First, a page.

Housing starts increased 3.6% in May to a seasonally adjusted annual rate of 1.57 million, the U.S. Census Bureau and U.S. Department of Housing and Urban Development reported.
The rate increased 50.3% compared with May 2020, when the market was stifled by COVID-induced shutdowns.
Single family housing starts increased 4.2%, and multifamily housing starts grew 2.4% in May.
“Demand remains strong despite recent gains in new home costs,” stated Chuck Fowke, chairman of the National Association of Home Builders.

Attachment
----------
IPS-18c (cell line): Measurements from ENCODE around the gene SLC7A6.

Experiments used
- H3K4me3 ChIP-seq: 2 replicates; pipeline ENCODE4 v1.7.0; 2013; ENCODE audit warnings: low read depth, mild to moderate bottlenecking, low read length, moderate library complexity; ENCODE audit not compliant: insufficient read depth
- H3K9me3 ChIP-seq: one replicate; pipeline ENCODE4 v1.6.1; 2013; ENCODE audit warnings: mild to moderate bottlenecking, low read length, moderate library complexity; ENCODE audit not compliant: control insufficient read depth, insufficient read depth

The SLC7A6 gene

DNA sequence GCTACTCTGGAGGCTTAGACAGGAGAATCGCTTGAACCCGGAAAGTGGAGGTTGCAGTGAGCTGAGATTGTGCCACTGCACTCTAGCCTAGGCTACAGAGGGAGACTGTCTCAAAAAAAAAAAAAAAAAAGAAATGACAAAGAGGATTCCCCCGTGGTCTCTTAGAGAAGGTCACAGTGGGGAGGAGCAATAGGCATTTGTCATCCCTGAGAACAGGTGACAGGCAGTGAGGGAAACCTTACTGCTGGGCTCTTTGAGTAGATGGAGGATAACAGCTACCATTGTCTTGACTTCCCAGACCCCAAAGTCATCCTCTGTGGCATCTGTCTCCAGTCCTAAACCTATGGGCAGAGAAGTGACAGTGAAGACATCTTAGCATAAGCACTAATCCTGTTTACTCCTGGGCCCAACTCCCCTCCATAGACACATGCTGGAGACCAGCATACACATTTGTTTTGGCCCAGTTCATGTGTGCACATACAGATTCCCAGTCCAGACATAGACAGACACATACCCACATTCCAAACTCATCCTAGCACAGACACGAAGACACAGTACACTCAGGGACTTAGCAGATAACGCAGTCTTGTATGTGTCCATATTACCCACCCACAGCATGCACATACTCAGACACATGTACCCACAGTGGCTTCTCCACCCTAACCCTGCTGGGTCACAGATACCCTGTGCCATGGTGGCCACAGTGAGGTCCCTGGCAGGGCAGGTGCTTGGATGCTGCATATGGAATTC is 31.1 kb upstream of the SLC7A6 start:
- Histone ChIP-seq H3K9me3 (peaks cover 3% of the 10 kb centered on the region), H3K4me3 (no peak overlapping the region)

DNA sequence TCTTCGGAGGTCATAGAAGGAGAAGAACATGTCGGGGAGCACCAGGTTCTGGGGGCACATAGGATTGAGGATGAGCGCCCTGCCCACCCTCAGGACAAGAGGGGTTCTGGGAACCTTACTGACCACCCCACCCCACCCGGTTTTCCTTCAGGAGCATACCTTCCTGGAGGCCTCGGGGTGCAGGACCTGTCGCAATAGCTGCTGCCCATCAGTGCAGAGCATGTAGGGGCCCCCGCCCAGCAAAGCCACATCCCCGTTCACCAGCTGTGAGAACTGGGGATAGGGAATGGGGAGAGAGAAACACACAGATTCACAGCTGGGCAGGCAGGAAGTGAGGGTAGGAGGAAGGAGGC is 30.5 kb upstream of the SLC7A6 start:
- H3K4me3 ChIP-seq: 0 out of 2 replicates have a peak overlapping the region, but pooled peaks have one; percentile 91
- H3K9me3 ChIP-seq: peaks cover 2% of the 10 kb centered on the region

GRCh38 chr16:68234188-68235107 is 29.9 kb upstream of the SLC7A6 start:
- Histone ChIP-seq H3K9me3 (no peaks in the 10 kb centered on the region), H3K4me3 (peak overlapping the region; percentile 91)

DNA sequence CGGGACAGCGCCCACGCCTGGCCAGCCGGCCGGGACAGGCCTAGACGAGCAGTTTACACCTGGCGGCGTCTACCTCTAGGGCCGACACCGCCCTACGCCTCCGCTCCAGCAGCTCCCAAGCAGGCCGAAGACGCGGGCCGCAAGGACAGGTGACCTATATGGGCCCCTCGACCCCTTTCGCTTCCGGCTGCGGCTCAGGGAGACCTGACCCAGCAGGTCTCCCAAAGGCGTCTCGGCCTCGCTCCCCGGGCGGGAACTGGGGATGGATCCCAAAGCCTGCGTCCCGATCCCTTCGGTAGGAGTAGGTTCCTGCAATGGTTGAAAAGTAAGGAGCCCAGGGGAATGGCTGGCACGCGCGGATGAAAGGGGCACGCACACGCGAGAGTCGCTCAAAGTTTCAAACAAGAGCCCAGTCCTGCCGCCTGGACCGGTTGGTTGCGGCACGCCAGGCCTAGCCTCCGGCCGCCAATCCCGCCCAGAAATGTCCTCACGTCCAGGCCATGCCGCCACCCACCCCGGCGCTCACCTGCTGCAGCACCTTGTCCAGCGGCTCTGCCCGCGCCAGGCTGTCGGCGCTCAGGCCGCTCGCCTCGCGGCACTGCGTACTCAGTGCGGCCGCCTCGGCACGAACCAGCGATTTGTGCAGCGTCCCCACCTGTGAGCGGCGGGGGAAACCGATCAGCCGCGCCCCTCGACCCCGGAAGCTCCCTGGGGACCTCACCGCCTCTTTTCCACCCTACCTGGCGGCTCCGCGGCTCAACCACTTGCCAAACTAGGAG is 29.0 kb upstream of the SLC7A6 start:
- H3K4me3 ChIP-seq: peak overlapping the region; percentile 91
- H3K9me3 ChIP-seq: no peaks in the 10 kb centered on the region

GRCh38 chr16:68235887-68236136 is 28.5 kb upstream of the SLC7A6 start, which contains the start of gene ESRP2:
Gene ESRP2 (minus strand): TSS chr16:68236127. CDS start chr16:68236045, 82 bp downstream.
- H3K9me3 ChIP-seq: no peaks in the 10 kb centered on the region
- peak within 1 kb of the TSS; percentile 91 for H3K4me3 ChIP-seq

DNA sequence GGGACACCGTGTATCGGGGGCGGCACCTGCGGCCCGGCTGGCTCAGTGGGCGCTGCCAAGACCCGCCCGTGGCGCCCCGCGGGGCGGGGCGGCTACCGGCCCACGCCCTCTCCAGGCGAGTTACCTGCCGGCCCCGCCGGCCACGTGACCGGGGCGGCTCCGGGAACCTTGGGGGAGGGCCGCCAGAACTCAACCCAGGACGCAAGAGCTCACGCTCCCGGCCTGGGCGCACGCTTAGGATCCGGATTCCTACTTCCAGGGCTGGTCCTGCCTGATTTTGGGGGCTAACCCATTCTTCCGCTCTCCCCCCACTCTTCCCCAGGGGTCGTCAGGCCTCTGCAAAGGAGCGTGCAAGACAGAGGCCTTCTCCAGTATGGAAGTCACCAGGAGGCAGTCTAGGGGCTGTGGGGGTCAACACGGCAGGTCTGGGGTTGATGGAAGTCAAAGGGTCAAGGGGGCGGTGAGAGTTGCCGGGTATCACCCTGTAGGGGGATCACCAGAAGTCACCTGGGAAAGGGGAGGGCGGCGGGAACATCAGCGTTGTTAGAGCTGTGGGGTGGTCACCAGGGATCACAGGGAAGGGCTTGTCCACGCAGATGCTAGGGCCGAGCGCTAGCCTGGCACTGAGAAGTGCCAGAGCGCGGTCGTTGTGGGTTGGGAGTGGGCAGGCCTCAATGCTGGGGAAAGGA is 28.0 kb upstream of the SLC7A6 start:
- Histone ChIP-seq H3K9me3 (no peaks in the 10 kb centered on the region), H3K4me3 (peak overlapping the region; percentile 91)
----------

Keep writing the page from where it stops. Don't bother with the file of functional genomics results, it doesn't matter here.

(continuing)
Single family permits were a different story, however, falling 1.6% to 1.13 million, the lowest pace since September 2020. Overall permits declined 3.0% month-over-month in May. Fowke cited construction costs—which reached record heights in May—for the permit dip. “Policymakers need to help the industry's supply-chains in order to protect housing affordability,” he added.
Regionally, month-over-month housing starts declined 22.4% in the Northeast and increased 29.9%, 3.8% and 1.0% in the Midwest, South and West, respectively.
Housing completions in May dropped 4.1% but grew 16.1% year-over-year.